Estimates of soil organic carbon (SOC) stocks and changes under different land use systems can help determine vulnerability to land degradation. Such information is important for countries in arid areas with high susceptibility to desertification. SOC stocks, and predicted changes between 2000 and 2030, were determined at the national scale for Jordan using The Global Environment Facility Soil Organic Carbon (GEFSOC) Modelling System.
Soil erosion by water is considered a major cause for land degradation in Jordan, where 0.14 cm of productive top soil is eroded annually. This investigation is intended to estimate the annual soil loss in Wadi Kerak watershed, and to examine the spatial patterns of soil loss and intensity, as an essential procedure for proper planning of conservation measures. To achieve these objectives, the revised universal soil loss equation (RUSLE) model has been applied in a geographical information system framework.
It is generally accepted that sustainable use and management of land resources will only be achieved by adopting a system of improved land, water and vegetation management. Given that watershed management is the implementation of management systems that ensure the preservation, conservation and sustainable use of all land resources. It is through this understanding that watersheds can be managed to protect the natural resources valued by local and national communities. This study aims to investigate the effect of water management on soil productivity at Marab Hassan/Jordan.
This study was carried out to evaluate the effects of deforestation on physical and chemical properties of soils under native forest in the Mediterranean region of northwestern Jordan. Land use/cover maps of 1953, 1978 and 2002 were interpreted and analysed within GIS to quantify the shift from forest to rainfed cultivation. Six sites were sampled in a non-changed forest and in cultivated fields, three for each. Different soil properties of texture, bulk density, organic matter, total nitrogen, pH, cation exchange capacity (CEC), phosphorous and potassium were analysed.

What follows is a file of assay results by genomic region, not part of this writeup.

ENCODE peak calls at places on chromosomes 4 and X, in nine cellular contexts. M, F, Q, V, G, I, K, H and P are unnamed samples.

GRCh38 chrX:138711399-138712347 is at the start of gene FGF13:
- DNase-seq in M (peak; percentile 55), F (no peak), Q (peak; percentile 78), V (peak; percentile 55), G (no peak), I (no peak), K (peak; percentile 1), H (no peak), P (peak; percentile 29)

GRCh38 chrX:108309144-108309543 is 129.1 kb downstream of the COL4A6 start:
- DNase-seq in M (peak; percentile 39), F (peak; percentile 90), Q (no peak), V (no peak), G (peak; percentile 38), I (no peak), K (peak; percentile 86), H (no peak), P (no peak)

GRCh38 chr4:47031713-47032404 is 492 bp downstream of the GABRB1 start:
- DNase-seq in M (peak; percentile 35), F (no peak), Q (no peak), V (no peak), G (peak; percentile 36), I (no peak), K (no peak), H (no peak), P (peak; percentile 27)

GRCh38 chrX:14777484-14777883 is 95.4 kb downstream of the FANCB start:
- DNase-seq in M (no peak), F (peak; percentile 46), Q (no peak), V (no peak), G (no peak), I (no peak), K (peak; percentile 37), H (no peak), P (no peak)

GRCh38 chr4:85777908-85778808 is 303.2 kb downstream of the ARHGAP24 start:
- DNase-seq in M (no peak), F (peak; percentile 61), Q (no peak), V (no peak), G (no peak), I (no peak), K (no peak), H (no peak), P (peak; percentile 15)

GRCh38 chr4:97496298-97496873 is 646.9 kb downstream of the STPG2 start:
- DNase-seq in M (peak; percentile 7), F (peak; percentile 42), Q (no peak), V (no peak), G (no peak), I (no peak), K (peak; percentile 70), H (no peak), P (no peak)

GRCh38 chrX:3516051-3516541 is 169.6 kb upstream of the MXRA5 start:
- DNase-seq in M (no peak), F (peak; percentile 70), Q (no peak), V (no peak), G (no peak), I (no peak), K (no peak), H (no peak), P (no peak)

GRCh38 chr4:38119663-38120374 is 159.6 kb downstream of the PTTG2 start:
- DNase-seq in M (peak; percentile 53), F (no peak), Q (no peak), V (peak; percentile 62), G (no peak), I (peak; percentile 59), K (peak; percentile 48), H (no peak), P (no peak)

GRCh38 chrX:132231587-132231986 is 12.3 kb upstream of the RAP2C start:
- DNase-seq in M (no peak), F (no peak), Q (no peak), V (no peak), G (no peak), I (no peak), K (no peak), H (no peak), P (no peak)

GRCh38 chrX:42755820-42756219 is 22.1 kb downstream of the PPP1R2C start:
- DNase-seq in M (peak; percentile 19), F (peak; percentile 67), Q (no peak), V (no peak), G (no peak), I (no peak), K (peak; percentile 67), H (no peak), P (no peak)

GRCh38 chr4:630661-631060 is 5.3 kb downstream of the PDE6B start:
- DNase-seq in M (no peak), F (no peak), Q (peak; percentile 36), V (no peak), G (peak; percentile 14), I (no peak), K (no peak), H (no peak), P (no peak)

In the mountainous region north of Amman, Jordan, Cenomanian calcareous rocks are being monitored constantly for their mass wasting processes which occasionally cause severe damage to the Amman–Irbid Highway. Satellite remote sensing data (Landsat TM, ASTER, and SRTM) and ground measurements are applied to investigate the anatomy of landslides along the Dead Sea Transform Fault System (DSTFS), a prominent strike-slip fault. The joints and faults pertinent to the DSTFS match the architectural elements identified in landslides of different size.
Six varieties of forage kochia (Kochia prostrata [L.] Schrad.), two Atriplex shrubs native to North America, and four drought-tolerant perennial grass varieties were seeded and evaluated under arid rangeland conditions in Jordan. Varieties were seeded in December 2007 and evaluated in 2008 and 2009 at two sites. Conditions were dry with Qurain receiving 110 mm and 73 mm and Tal Rimah receiving 58 mm and 43 mm of annual precipitation during the winters of 2007/2008 and 2008/2009, respectively. Plants were more abundant and taller (P<0.001) at Qurain than Tal Rimah in 2008.
Eastern Mediterranean ecosystems are prone to desertification when under grazing pressure. Therefore, management of grazing intensity plays a crucial role to avoid or to diminish land degradation and to sustain both livelihoods and ecosystem functioning. The dynamic land-use model LandSHIFT was applied to a case study on the country level for Jordan. The impacts of different stocking densities on the environment were assessed through a set of simulation experiments for various combinations of climate input and assumptions about the development of livestock numbers.
The dry rangelands of West Asia and North Africa are fragile and severely degraded due to low rainfall and mismanagement of natural resources. Rainwater harvesting (RWH) interventions are used to increase soil moisture content, vegetation cover, and productivity. However, adoption of rainwater harvesting by communities is slow. To understand adoption constraints and to develop options for sustainable integration of rainwater harvesting, a benchmark watershed was established in the dry rangelands of Jordan.
Shared water resources are strong sources of conflict in the Jordan River basin shared by Israel, Jordan, Palestine, Syria and Lebanon. The control and allocation of water has been explicitly made a part of the ongoing peace negotiations. This article calls for the application of international water law in the resolution of water disputes in the negotiating process. The challenging task for negotiators is to translate water law principles into operating rules and procedures for the equitable apportionment of waters from shared water resources.